Dangerous hazards prevent Multnomah Falls Lodge and historic highway from opening
With fall weather here and winter weather on the way, the threat of damage from the Eagle Creek Fire looms.
Right now there's no estimate on when the Multnomah Falls Lodge, the trails, and the Historic Columbia River Highway will reopen.
"When you first come up and open up the door, yep, smells very, very smoky,” Rick Buck, the president of the Multnomah Falls Co., said.
Rick Buck is the president of the family business that runs the shops at the lodge. Although firefighters saved it, they couldn't do anything about the smoke damage.
Inside, crews are scrubbing the building from top to bottom, and using machines to clear the smell. Outside, the U.S. Forest Service is figuring out what it needs to do to get the area reopened.
"There are still a lot of hazards from trees coming down and for rocks coming down," Lidiana Soto, with the U.S. Forest Service, said.
The Burned Area Emergency Response team suggested using barriers to make the area safer for visitors. The kind of barriers that’ll be used is still being worked out.
In addition to all the work being done inside the Multnomah Falls Lodge, the work on the Columbia River Highway is ongoing. The hillsides are saturated from the weekend storms, causing a few minor landslides.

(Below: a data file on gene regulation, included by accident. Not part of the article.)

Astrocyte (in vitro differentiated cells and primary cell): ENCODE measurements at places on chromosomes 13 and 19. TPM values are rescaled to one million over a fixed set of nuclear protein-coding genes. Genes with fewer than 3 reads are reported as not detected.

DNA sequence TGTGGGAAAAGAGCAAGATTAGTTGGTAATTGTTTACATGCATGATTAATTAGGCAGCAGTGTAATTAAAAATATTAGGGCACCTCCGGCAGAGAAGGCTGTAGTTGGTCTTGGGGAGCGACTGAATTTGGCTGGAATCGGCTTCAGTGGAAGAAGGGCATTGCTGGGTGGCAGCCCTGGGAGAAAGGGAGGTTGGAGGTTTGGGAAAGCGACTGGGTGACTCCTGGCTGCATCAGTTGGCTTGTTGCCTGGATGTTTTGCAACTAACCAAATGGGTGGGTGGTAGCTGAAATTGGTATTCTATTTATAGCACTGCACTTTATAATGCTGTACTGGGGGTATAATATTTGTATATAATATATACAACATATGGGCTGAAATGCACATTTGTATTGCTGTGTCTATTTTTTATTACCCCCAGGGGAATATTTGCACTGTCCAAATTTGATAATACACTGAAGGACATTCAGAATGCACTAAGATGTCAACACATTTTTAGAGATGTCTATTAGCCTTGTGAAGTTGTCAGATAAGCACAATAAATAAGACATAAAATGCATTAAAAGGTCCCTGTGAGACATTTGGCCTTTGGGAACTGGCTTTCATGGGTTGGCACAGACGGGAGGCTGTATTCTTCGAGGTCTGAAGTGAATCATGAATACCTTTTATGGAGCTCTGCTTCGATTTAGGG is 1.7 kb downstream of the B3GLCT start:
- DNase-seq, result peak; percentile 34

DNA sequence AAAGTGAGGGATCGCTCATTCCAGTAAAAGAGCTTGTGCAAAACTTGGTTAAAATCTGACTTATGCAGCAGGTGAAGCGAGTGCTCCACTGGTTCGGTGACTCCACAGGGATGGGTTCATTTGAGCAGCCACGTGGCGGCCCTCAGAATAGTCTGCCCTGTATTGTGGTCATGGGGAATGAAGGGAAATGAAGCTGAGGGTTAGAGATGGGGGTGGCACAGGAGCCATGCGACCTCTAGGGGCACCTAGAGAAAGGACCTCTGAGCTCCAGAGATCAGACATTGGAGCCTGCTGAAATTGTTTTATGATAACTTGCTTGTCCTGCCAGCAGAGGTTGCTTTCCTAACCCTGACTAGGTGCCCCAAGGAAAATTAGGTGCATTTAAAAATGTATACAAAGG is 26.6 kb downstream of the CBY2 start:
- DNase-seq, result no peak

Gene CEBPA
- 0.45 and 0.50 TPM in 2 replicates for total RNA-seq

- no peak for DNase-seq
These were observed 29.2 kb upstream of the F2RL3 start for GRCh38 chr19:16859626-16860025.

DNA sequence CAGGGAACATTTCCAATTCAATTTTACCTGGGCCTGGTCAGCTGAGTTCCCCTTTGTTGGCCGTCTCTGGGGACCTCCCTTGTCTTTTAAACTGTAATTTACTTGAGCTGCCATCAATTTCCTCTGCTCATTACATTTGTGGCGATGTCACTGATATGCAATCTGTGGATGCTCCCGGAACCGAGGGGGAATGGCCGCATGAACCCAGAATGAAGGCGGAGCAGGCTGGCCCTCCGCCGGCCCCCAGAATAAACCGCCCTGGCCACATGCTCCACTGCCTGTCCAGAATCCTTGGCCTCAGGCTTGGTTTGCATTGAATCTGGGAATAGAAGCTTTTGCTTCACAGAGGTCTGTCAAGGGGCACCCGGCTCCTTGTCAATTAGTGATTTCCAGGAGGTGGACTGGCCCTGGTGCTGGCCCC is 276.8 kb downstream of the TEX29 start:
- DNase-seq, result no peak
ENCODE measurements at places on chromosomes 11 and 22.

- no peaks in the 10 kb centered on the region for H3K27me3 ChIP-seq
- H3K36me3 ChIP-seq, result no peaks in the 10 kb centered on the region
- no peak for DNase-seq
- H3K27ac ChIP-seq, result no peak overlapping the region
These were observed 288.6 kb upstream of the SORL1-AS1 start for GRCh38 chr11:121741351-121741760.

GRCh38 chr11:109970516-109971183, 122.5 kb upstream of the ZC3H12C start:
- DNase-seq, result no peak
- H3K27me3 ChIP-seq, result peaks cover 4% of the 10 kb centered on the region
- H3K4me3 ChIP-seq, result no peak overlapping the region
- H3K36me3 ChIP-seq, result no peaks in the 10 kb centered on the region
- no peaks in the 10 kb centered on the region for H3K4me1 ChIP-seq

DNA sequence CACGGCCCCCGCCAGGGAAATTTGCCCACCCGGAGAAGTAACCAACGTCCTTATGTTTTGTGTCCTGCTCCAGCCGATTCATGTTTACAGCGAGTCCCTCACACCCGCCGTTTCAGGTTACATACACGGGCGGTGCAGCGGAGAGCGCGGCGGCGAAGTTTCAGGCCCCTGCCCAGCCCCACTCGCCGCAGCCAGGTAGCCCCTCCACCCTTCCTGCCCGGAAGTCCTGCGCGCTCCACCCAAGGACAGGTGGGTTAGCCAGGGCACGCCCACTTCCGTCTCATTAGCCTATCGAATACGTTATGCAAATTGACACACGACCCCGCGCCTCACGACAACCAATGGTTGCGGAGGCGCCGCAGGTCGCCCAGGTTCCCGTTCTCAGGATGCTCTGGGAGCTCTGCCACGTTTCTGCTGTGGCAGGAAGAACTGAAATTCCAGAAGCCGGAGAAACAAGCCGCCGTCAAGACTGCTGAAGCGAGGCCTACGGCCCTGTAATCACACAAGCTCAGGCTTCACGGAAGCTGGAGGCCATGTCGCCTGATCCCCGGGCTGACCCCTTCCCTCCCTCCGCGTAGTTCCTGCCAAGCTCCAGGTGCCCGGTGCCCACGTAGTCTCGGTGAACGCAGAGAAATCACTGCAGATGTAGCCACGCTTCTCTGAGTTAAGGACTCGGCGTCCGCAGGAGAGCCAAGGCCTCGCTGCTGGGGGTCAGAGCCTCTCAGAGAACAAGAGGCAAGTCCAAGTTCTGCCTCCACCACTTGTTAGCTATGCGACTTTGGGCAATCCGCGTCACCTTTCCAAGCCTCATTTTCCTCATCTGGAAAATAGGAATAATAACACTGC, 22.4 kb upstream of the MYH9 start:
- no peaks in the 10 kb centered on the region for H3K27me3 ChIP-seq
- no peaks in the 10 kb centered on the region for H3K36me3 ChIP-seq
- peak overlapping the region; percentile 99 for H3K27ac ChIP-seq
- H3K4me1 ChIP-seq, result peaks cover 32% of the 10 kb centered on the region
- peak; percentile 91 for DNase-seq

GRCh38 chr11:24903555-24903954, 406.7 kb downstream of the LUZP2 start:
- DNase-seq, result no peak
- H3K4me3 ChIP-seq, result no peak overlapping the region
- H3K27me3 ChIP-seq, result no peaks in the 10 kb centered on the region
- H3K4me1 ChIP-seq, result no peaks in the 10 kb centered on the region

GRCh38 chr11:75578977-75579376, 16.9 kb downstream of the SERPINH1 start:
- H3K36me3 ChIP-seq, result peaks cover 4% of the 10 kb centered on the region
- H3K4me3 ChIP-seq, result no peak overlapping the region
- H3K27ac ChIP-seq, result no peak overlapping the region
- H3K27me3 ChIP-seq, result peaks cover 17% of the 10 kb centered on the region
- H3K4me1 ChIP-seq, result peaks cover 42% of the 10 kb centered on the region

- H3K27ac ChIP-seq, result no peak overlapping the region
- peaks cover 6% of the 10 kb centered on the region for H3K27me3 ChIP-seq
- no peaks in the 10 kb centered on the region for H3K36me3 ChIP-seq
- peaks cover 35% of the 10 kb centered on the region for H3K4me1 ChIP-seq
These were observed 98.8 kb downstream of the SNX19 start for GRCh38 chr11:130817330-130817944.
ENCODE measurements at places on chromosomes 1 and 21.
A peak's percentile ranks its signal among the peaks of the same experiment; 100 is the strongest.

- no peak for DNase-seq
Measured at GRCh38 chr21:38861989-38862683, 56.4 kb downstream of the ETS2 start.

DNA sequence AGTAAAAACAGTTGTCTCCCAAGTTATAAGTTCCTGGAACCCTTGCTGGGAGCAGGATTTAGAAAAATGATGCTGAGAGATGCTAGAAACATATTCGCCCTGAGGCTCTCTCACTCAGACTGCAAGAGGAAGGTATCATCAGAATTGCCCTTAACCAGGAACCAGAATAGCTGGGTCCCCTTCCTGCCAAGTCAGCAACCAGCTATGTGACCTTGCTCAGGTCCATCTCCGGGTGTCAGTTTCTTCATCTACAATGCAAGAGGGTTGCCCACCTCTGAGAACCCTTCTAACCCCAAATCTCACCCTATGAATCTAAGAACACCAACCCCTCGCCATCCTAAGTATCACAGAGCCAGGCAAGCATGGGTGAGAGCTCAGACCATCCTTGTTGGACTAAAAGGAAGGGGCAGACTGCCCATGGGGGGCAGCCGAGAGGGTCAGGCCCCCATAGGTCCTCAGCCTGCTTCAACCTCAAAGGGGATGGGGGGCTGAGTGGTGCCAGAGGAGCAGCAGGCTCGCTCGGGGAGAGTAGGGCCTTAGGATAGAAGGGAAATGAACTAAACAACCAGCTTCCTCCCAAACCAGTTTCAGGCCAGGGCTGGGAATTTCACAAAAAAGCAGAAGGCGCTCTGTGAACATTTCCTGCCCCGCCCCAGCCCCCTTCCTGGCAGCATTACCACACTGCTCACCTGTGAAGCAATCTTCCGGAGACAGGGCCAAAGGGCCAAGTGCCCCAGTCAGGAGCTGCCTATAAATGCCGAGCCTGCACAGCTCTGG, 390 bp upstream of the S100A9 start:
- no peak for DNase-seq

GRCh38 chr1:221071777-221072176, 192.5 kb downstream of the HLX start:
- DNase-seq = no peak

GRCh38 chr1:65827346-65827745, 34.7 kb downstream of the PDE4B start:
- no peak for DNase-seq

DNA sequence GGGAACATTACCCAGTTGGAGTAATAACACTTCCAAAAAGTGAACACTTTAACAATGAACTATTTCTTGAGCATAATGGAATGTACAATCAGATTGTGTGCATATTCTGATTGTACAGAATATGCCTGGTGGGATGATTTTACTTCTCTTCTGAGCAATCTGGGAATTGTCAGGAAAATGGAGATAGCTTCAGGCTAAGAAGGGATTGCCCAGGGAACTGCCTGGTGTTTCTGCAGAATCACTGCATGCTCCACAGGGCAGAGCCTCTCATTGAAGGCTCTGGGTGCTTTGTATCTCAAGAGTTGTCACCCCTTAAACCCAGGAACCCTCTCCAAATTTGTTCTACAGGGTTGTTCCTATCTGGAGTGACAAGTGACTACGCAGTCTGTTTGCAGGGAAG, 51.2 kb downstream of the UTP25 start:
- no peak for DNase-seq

"We had four small slides that were maybe a full lane, maybe a half a lane, not very much,” Don Hamilton, the ODOT spokesperson, said.
The slides are not huge, but they're a clear sign that there's a reason this road is closed.
“We have to make sure that all these threats are done with before we can get the road open again,” Hamilton said.
As Hamilton explained the reason for the continued closures, a cyclist biked right by him, on the closed highway.
Hamilton was speechless, but KATU photographer, Bob Foster, called the cyclist out.
“You know the road's closed, right?” Foster said.
“Yup,” the cyclist responded, biking away.
The tone of the conversation with ODOT immediately changed. These closures are not suggestions, they're serious warnings.
"It's dangerous," Hamilton said. "These roads are not safe around in here because slides are still taking place. It's dangerous to see bicyclists, to see hikers, to see cars. "
The closures are for the safety of the people. Although it can be an inconvenience at times, following the rules is important, not only so crews can do their work, but so everyone can stay safe.